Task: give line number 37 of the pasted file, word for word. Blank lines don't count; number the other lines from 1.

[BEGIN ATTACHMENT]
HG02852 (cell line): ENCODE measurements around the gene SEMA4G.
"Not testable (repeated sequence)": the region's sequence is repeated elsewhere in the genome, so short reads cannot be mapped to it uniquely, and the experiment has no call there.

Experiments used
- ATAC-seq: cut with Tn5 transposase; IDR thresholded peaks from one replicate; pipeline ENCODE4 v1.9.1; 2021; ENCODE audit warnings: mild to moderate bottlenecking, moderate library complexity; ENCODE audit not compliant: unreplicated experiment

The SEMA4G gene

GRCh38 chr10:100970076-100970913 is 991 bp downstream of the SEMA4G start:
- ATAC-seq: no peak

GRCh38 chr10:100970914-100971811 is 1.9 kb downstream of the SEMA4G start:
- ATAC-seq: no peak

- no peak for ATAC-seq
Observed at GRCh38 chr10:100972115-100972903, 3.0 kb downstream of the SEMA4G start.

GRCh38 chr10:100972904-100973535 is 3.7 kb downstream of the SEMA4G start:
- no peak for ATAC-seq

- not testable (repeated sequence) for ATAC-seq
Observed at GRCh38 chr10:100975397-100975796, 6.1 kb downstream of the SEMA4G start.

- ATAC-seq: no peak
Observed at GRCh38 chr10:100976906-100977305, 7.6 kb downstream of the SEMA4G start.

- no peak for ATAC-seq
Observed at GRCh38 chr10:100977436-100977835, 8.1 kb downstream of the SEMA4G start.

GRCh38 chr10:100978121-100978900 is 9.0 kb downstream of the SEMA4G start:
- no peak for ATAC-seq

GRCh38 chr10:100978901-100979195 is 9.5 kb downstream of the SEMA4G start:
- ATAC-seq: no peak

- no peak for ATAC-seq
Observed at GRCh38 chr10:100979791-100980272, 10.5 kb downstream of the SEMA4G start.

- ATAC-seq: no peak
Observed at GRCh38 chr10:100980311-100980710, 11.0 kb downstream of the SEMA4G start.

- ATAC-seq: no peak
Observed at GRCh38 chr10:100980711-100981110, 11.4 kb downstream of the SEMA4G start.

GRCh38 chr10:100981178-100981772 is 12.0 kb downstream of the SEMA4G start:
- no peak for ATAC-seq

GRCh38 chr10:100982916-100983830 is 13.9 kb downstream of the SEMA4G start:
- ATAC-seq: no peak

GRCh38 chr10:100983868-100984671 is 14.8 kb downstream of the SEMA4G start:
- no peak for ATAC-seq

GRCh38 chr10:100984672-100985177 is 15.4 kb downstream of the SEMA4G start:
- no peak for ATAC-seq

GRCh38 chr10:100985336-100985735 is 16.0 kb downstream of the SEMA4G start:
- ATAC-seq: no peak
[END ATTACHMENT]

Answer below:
- no peak for ATAC-seq